Dr. Francesca Zanderigo, PhD, is a Bioengineer, Associate Professor in the Department of Psychiatry at Columbia University, and Co-Director of the Brain Imaging Lab in the Molecular Imaging and Neuropathology Area at the New York State Psychiatric Institute. She has worked for over 17 years now in the field of medical imaging research, performing extensive quantification, mathematical modeling and analysis of brain images and data from both Magnetic Resonance Imaging and Positron Emission Tomography (PET) for the investigation of cerebral hemodynamics and neuroreceptor systems. In particular, Dr. Zanderigo is a pioneer in the development and application of computational algorithms for the analysis of data from PET that do not require invasive blood sampling during imaging. Dr. Zanderigo is currently Principal Investigator of an R01 funded by the National Institute of Biomedical Imaging and Bioengineering that aims at developing noninvasive quantification methods for data acquired with next-generation portable PET cameras. Dr. Zanderigo is Co-Investigator in the Conte Center for Suicide Prevention Project 3, “PET Neuroimaging in Vivo in Mood Disorders and Suicidal Behavior”.
Dr. Zanderigo’s research focuses on the extraction of accurate quantitative information from medical data and images, for the purpose of improving disease diagnosis and treatment. This includes the development of sophisticated methods for data quantification that simplify the acquisition of Positron Emission Tomography (PET) images, while maintaining accuracy and precision of the information extracted from such images, with the aim of promoting the translation of PET technique into clinical practice. These advanced methods allow investigators to reduce, and in some cases, eliminate the need for arterial blood sampling during imaging with PET, and have been applied to PET radiotracers used to image, for example, the translocator protein, monoamine oxidase A, the incorporation of arachidonic acid, the serotonin 1A receptor and transporter, and glucose metabolism. Further contributions from Dr. Zanderigo include creating approaches that overcome the problem posed by many targets of PET imaging, the absence of a valid reference region, to provide measurements of PET binding that are specific only to the target of interest. As well, her work includes developing other advanced methodologies in the field of in vivo brain imaging, ranging in scope from the generation of quantitative parametric images at the voxel level, to data-adaptive robust fitting approaches to improve statistical power and sensitivity of imaging studies, to model-free quantification for PET images.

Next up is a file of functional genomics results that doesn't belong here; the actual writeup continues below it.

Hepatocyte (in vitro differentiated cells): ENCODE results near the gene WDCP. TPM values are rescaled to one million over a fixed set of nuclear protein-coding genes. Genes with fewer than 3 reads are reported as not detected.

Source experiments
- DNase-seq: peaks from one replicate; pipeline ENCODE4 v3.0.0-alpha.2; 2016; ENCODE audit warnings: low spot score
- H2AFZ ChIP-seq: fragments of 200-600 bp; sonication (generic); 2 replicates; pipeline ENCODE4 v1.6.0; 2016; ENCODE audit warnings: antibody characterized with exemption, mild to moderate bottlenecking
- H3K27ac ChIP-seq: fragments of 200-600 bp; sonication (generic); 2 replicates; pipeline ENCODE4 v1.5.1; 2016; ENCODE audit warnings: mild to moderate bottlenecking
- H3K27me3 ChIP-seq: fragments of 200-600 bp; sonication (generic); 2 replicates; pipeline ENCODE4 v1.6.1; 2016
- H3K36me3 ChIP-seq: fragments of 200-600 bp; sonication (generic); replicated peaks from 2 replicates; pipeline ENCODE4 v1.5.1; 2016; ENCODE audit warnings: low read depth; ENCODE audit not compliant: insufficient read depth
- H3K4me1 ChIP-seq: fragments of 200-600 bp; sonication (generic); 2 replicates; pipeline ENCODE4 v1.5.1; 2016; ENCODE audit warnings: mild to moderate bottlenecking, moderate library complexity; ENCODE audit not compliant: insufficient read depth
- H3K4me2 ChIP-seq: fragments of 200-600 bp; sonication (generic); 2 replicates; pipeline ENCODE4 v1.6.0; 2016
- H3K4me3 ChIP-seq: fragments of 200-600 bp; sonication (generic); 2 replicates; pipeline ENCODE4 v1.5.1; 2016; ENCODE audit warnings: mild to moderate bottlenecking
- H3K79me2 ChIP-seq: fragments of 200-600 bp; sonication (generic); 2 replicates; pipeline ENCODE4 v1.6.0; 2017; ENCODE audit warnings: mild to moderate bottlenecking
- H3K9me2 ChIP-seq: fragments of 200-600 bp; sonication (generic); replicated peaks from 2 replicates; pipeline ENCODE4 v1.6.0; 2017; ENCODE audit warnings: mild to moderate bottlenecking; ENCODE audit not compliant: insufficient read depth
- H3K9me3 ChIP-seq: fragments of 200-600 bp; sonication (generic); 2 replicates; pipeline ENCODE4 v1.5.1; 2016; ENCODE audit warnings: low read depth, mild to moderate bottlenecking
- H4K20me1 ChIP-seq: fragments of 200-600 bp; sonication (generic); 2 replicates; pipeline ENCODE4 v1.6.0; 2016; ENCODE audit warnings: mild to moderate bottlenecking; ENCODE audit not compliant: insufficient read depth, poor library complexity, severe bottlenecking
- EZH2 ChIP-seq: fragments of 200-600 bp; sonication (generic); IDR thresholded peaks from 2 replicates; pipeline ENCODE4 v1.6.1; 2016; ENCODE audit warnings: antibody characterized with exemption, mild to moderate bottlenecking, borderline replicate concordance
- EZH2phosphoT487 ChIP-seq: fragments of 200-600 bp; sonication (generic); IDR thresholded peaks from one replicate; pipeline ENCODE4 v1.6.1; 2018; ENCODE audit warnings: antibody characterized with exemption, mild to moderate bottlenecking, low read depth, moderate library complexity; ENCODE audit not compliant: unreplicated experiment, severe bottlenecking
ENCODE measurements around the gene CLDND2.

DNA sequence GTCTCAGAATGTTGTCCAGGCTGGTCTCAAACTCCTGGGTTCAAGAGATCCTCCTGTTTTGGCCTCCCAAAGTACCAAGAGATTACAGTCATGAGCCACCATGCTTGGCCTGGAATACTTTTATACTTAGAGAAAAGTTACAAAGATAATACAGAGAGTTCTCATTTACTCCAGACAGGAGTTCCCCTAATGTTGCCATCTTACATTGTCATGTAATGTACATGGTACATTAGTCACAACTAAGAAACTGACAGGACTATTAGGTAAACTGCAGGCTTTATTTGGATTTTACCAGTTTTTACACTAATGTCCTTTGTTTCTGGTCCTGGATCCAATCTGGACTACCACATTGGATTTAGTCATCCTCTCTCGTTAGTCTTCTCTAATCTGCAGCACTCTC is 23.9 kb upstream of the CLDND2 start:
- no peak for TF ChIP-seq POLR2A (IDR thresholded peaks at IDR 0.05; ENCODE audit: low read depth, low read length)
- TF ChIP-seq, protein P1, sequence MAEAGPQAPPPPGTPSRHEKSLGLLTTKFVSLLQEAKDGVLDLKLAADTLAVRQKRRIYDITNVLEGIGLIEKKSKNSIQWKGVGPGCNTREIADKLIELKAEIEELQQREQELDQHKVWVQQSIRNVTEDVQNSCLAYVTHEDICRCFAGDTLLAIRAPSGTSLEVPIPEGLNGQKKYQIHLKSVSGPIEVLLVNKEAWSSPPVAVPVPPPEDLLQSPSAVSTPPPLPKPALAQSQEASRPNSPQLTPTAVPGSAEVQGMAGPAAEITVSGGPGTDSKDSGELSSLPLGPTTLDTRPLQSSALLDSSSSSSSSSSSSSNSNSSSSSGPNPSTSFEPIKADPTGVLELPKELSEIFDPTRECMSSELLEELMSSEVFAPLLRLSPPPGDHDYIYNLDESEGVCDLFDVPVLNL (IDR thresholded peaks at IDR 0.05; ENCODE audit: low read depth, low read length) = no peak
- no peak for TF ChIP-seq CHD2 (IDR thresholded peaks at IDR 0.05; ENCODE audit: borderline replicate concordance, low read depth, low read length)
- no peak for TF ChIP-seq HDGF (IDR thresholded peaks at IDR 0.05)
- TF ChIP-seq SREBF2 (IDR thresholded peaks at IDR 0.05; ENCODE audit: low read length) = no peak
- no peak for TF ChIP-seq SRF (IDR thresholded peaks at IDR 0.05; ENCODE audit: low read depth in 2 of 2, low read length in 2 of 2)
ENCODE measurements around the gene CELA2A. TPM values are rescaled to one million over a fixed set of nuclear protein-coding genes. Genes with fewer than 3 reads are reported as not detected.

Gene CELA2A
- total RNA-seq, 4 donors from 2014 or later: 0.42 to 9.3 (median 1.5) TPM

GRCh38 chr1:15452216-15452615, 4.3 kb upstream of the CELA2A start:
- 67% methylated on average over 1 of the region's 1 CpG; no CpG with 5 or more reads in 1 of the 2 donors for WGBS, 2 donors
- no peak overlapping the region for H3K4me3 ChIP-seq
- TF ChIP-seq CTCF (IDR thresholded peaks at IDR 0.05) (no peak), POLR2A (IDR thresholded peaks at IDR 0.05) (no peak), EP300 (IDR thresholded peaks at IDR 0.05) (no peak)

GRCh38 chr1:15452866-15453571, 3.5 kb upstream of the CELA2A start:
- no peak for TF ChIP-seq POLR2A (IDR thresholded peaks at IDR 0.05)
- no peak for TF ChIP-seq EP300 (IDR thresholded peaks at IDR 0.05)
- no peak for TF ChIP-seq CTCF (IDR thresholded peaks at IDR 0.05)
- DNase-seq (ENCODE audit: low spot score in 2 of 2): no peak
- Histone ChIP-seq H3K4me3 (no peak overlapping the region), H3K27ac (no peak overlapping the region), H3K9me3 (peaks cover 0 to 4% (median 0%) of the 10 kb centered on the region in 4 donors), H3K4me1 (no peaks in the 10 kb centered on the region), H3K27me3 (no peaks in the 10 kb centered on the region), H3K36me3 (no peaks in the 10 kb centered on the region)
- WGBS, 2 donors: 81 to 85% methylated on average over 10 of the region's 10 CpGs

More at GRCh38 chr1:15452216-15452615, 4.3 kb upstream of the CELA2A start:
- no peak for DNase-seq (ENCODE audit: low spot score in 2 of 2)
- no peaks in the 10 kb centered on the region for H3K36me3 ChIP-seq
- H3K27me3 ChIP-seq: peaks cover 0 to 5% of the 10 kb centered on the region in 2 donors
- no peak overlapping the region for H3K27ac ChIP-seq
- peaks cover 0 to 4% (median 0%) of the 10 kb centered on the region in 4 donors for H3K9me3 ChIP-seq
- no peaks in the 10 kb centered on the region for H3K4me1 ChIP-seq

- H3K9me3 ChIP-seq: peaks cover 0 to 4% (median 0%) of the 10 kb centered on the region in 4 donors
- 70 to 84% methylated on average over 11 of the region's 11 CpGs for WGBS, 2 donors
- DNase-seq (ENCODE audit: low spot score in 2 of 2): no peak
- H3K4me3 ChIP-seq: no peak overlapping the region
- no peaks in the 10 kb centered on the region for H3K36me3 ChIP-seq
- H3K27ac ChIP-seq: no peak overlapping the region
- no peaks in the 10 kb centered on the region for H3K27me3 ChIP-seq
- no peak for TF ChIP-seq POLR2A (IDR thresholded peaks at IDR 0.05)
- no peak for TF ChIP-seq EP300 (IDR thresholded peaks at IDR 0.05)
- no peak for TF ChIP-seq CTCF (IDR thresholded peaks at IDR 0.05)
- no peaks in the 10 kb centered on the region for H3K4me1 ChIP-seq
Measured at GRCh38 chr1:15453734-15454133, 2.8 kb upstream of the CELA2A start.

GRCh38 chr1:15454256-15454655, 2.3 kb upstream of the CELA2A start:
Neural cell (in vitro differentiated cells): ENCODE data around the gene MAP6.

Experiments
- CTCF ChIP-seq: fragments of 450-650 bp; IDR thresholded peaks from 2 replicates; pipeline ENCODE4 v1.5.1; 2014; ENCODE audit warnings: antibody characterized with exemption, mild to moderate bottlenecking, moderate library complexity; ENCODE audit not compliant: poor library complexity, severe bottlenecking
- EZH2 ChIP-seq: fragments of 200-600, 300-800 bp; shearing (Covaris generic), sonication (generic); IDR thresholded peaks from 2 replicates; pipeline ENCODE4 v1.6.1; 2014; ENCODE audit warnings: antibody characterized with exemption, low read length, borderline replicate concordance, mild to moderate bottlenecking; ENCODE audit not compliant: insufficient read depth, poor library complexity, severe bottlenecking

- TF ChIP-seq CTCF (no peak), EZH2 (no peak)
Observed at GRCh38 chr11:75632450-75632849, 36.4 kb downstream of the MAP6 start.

1. Schneck N, Tu T, Falcone HR, Miller JM, Zanderigo F, Sublette ME, Oquendo MA, Stanley B, Burke A, Ochsner K, Sajda P, John Mann J. Large-scale network dynamics in neural response to emotionally negative stimuli linked to serotonin 1A binding in major depressive disorder. Mol Psychiatry. 2021 Jun;26(6):2393-2401.
2. Roccia E, Mikhno A, Ogden RT, Mann JJ, Laine AF, Angelini ED, Zanderigo F. Quantifying Brain [18F]FDG Uptake Noninvasively by Combining Medical Health Records and Dynamic PET Imaging Data. IEEE J Biomed Health Inform. 2019 Jan 1. doi: 10.1109/JBHI.2018.2890459. (Epub ahead of print).
3. Schain M, Zanderigo F, Ogden RT. Likelihood Estimation of Drug Occupancy for Brain PET Studies. Neuroimage, 2018; 178: 255-265.
4. Zanderigo F, Pantazatos S, Rubin-Falcone H, Ogden RT, Thapa-Chhetry B, Sullivan G, Oquendo MA, Miller JM, Mann JJ. In vivo relationship between serotonin 1A receptor binding and gray matter volume in the healthy brain and in major depressive disorder. Brain Structure and Function, 2018; 223(6): 2609-2625.
5. Zanderigo F, D’Agostino AE, Joshi N, Schain M, Kumar D, Parsey RV, Delorenzo C, Mann JJ. [11C]harmine binding to brain monoamine oxidase A: test-retest properties and noninvasive quantification. Molecular Imaging and Biology, 2018, 20(4), 667-681.
6. Zanderigo F, Kang Y, Kumar D, Nikolopoulou A, Mozley PD, Kothari PJ, He B, Schlyer D, Rapoport SI, Oquendo MA, Vallabhajosula S, Mann JJ, Sublette ME. [11C]arachidonic acid incorporation measurement in human brain: optimization for clinical use. Synapse, 2018; 72(2), e22018.